“Quinnipiac is a much better team than that league gets credit for,” said Berenson. “They’ve got kids from all over; they’re recruiting nationally. I think they’ll be a solid team. They’ve taken on a very ambitious schedule.”
Last week, the Bobcats beat American International 3-2 and Air Force 4-3 to open their season. Quinnipiac returns three of its top scorers from a season ago, so fans in Yost will see Matt Craig, Matt Froehlich, and Chris White lead the Bobcat offense. Justin Eddy and Jamie Holden split time in the Quinnipiac net.
Games of the Week
Let’s get this “super cluster” stuff out of the way, right away.
Ohio State (2-2-0, 1-1-0 CCHA) at No. 13 Michigan State (1-1-0, 0-0-0 CCHA)
Friday and Saturday, 7:05 p.m., Munn Arena, East Lansing, Mich.
Both teams were defeated at home on opening night last Friday, one surprised by Findlay, the other not surprised but certainly annoyed by Notre Dame.
Before facing the Findlay Oilers in the opening game of last week’s Ice Breaker, MSU head coach Rick Comley warned that Findlay is well coached and hard-working. After losing 4-3 to the Oilers Friday night, Comley said that his Spartans were simply outworked.
“You have to work hard, you have to compete hard, to win,” said Comley. “I don’t care who you are and who you’re playing, whether you’re an underdog, whether you’re a favorite. I thought they had a lot more players who competed very well.”
After losing for the first time in 10 games against Notre Dame, OSU head coach John Markell said, “I don’t think we played particularly well, and some individuals did but others didn’t.” He added, “It wasn’t a total team effort.”
Looks like the Spartans and Buckeyes have more in common this season than just this cluster.
MSU is undoubtedly still making an adjustment to Comley, in his second year. Additionally, it will probably take a while for things to solidify in the Spartan net; MSU remains a team still looking for an identity in the post-Ryan Miller era.
Comley told the Lansing State Journal this week that Matt Migliaccio and Dominic Vicari will split time between the Spartan pipes. “I don’t have any interest right now in declaring a No. 1 goalie,” Comley told my esteemed colleague, Neil Koepke. “The only plan I have is to play Migliaccio on Friday. But I will not let Dom sit very long.”
Migliaccio had the win against Minnesota-Duluth last weekend with 30 saves. Vicari stopped 20 in the loss to Findlay.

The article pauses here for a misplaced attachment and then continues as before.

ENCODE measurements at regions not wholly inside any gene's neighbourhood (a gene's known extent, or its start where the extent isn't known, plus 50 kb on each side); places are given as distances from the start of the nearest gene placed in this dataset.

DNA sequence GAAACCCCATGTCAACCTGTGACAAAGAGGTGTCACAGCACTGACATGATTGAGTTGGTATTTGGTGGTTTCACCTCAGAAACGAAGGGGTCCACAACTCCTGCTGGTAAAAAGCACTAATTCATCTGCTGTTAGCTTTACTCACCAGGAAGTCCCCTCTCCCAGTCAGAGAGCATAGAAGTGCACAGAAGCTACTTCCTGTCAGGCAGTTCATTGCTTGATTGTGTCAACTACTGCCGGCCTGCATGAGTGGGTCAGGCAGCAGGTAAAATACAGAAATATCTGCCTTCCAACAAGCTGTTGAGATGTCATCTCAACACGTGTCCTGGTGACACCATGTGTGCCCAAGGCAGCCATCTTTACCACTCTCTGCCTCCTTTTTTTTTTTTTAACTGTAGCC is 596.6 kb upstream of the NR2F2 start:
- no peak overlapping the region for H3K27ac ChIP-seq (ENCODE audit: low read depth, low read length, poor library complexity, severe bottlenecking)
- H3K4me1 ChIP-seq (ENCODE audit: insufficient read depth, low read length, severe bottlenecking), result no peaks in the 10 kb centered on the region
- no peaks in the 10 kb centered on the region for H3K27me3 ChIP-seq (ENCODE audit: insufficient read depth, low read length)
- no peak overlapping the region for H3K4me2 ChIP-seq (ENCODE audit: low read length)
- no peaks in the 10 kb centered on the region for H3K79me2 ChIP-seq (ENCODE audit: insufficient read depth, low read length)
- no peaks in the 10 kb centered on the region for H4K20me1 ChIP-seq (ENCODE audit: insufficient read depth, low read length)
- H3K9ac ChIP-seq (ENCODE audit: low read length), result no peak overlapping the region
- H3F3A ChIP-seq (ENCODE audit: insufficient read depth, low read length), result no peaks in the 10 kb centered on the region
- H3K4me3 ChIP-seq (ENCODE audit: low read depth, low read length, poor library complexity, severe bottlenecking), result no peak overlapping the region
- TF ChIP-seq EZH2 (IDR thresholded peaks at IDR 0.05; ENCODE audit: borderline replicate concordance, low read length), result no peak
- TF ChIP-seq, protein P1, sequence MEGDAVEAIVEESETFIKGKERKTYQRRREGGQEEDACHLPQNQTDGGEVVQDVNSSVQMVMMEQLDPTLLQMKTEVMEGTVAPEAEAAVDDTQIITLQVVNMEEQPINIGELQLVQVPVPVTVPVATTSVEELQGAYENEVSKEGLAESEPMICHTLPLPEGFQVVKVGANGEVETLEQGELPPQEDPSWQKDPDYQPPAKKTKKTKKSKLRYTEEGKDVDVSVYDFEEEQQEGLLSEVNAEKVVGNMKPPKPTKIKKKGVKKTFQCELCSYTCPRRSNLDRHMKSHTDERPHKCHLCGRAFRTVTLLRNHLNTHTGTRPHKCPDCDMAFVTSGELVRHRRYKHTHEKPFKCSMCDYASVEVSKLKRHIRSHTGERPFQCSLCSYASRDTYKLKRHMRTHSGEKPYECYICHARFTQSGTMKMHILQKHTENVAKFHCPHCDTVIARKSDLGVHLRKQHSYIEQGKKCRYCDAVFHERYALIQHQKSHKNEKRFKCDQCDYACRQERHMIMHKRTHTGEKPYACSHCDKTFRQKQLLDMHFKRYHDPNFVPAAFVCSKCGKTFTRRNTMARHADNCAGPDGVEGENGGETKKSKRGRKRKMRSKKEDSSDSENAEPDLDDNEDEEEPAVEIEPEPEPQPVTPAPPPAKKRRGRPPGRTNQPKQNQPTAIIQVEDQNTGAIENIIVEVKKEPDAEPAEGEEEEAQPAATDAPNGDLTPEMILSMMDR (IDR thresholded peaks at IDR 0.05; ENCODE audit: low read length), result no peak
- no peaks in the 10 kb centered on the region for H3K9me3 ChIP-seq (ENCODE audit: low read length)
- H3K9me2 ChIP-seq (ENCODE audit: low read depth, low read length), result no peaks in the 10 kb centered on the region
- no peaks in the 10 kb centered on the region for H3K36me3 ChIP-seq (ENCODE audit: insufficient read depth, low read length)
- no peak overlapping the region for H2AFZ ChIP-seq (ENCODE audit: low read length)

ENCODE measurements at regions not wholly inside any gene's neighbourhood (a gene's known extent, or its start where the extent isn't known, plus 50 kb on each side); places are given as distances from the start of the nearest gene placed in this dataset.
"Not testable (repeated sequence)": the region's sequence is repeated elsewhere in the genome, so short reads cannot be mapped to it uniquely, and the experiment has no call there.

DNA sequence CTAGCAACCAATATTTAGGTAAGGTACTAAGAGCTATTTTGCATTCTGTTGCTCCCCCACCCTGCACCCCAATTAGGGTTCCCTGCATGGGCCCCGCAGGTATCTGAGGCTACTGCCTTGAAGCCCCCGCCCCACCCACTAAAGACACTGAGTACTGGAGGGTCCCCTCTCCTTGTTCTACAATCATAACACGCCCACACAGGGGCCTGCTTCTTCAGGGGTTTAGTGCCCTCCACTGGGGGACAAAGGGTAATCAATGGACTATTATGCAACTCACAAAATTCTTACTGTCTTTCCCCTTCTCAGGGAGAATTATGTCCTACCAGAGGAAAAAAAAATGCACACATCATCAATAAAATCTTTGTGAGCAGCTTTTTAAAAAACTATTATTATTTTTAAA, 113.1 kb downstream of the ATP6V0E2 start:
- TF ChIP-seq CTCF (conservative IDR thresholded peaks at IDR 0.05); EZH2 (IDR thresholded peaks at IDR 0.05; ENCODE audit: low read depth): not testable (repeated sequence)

The Buckeyes, too, split goaltending duties last weekend, with David Caruso making 24 saves in the loss to Notre Dame before Mike Betz stopped 29 in OSU’s win the following night.
Don’t look for two OSU netminders this weekend, however, if Betz looks as good as he did Saturday. He’s a horse the OSU staff is willing to ride all season, and if he plays as he should, there will be no reason to see anyone else backstopping for the Buckeyes.
Beyond goal, however, it seems that the Buckeyes are always making some adjustment or another at the start of any given season. For the past couple of years, OSU has presented a less-than-stellar offensive effort, with a mediocre power play; in this short season, the offense has yet to play up to its potential and the man advantage is so anemic that it couldn’t voluntarily give blood.
It’s a little early in the season to give point-by-point statistical comparisons, but here are the early overall numbers for each team.
The Spartans own a healthy all-time lead in this series, 69-15-7, but the Buckeyes are 2-0-2 against MSU in their last four meetings. Ohio State has won just two games — ever — in East Lansing, tying there once.
Buckeye senior Scott May — who missed his first game in an OSU uniform last Saturday, a healthy scratch — has nine points against the Spartans. Ash Goldie has two goals and three assists and Jim Slater has two goals and three assists all-time against the Buckeyes.
Each team is going through growing pains. It took the Spartans half a year last season to find their collective offensive identity, just in time for their two top scorers to finish their brilliant careers. The Buckeyes are loaded up front but can’t find the net, plain and simple.
Those two top scorers for MSU were also their top blueliners, so the Spartans are struggling to define themselves there, too. OSU plays at least four rookies on D every night.
I’ll say this again: when Mike Betz is on, he’s the equal of anyone in net in this league, and if he’s on this weekend, that’s an advantage that the Buckeyes will need, given the youthful defense.
In the first meeting ever between these teams, way back in 1957, MSU won 18-0. The score may not be as lopsided this time.
Picks: MSU 4-3, 4-3